The dogs ran the show at Maybell Park Saturday during the second annual dog trials sponsored by Craig's Western Agility Group.
Dogs of all sorts and sizes competed with the help of their owners by jumping over bars, weaving through poles and running up and down teeter totters in a competition that draws participants from as far away as Canada, said member Glenna Grandbouche.
"It's just the addiction of agility," she said.
Dog agility trials challenge dogs, with the guidance of their owners or trainers, to traverse through a series of obstacles to earn points. Participants can earn roughly 40 points per competition and it takes 200 points to enter the championship round.
Saturday's event was a fund-raiser to support Craig's group.
Agility judge Bruce Vincent from California said he enjoys watching the performances, especially as dogs improve over the years.
"It's a joy to watch," he said. "You see dogs a year ago and you look at how good they're getting."
Diane Allen from Moab, Utah got interested in the sport about seven years ago. Her border collie, Lucy, was rescued from the pound and Allen since has taught her a number of tricks.
"Part of the agility training is to get them to deal with distractions, like an airplane going overhead or a train going by," she said.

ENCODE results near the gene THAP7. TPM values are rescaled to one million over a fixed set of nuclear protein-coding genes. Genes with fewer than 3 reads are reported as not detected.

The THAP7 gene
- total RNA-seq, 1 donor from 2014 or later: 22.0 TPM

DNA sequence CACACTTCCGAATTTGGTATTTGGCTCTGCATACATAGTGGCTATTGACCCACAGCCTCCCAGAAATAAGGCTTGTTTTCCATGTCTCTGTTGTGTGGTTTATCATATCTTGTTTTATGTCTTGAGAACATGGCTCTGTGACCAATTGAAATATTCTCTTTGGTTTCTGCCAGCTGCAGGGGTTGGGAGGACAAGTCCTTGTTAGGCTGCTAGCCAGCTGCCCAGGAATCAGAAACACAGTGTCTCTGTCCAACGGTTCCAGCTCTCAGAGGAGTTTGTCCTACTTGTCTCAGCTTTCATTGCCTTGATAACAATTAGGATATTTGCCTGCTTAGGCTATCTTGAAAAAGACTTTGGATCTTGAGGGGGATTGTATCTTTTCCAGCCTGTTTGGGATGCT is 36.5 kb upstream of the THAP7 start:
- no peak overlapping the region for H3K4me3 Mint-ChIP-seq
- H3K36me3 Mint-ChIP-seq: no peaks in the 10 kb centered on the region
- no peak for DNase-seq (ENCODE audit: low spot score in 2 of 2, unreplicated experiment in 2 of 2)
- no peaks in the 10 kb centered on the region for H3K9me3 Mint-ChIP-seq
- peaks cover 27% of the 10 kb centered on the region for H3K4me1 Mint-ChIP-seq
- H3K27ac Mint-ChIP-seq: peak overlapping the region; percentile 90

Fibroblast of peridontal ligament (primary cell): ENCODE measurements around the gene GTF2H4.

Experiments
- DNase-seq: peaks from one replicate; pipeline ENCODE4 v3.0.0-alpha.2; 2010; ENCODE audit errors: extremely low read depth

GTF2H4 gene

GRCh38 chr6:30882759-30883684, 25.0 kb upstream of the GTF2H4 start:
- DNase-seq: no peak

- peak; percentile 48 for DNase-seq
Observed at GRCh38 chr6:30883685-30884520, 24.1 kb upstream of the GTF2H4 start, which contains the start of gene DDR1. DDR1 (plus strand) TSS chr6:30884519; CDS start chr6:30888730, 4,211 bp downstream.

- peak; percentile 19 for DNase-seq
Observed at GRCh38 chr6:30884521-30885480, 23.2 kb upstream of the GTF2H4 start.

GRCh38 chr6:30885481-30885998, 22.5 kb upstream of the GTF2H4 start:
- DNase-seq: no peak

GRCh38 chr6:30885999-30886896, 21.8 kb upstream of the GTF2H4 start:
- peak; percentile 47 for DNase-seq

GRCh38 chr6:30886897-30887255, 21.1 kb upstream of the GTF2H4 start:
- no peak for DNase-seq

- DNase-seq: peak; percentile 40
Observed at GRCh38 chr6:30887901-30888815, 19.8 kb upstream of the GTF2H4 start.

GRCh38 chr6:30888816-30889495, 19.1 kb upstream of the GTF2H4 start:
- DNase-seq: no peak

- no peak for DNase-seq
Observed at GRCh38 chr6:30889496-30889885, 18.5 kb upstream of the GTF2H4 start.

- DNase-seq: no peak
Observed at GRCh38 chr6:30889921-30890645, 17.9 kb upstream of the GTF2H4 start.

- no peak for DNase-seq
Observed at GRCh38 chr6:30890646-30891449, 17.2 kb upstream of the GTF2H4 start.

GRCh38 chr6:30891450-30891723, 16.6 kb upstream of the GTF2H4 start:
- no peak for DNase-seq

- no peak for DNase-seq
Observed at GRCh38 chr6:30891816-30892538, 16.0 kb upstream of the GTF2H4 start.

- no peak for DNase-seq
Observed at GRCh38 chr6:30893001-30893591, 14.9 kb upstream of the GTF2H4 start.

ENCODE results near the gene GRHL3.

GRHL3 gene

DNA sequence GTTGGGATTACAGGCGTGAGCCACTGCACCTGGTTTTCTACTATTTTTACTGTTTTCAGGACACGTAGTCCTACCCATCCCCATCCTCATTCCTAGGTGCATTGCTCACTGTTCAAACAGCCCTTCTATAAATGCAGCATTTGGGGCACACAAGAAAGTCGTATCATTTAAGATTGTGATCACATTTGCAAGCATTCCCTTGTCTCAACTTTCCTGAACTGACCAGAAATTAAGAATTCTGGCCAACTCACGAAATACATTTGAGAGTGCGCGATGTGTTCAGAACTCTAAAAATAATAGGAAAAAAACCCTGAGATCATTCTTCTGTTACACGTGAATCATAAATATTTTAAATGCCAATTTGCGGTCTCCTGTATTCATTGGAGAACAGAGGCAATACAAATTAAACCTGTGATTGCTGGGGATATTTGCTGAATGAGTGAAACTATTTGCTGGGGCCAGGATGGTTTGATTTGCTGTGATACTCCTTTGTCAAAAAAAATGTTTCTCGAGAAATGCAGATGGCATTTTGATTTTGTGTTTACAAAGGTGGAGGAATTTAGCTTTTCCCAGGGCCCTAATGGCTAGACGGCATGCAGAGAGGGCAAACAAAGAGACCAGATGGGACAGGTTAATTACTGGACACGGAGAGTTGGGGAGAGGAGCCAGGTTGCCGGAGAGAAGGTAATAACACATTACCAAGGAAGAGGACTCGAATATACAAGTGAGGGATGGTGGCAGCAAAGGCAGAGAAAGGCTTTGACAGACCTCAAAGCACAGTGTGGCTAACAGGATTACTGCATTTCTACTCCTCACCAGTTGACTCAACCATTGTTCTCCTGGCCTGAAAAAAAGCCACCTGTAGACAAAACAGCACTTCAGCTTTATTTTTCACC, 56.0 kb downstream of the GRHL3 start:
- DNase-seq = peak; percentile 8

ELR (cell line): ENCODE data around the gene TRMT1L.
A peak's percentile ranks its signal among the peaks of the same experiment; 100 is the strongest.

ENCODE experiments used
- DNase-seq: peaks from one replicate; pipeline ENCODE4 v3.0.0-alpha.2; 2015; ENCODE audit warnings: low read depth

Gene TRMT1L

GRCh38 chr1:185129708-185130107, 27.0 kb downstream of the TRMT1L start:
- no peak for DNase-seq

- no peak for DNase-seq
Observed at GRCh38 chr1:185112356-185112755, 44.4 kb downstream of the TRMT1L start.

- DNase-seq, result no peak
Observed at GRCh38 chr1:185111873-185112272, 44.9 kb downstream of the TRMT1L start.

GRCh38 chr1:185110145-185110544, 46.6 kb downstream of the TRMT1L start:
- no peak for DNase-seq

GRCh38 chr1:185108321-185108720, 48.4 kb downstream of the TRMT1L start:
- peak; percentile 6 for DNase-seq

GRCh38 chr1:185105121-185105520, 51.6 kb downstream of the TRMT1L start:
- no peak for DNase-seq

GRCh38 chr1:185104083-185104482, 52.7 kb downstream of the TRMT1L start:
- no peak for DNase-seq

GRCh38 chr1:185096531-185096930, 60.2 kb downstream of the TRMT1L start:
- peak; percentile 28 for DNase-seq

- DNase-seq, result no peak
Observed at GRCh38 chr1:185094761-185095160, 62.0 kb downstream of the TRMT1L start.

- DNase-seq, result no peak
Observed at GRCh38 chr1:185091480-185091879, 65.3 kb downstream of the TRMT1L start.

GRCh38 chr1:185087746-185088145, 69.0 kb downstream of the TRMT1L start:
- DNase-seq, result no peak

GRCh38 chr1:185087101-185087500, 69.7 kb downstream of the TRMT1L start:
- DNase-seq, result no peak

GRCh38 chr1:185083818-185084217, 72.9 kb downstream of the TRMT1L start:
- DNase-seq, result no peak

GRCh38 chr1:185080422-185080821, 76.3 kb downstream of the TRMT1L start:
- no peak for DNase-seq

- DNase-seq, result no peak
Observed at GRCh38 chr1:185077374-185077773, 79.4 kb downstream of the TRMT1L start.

"If a dog is really doing it then, they'll tune all that out."
Confessed dog lover Tammy Garner of Grand Junction said she first got the idea to introduce her dog to agility training while watching trials on Animal Planet.
"I thought, 'I can do that,'" she said.
Competing in her first dog trial Saturday, Garner said the dog training produces benefits beyond the entertainment and competition for dogs' owners.
"It builds better bonds with your dog and provides socialization that helps them be more well-behaved in public," she said.
Ultimately Garner said, the best participants are those who can communicate most effectively with their dogs.
"You think it's about training your dog, but it's about us learning how to train our dog to it," she said.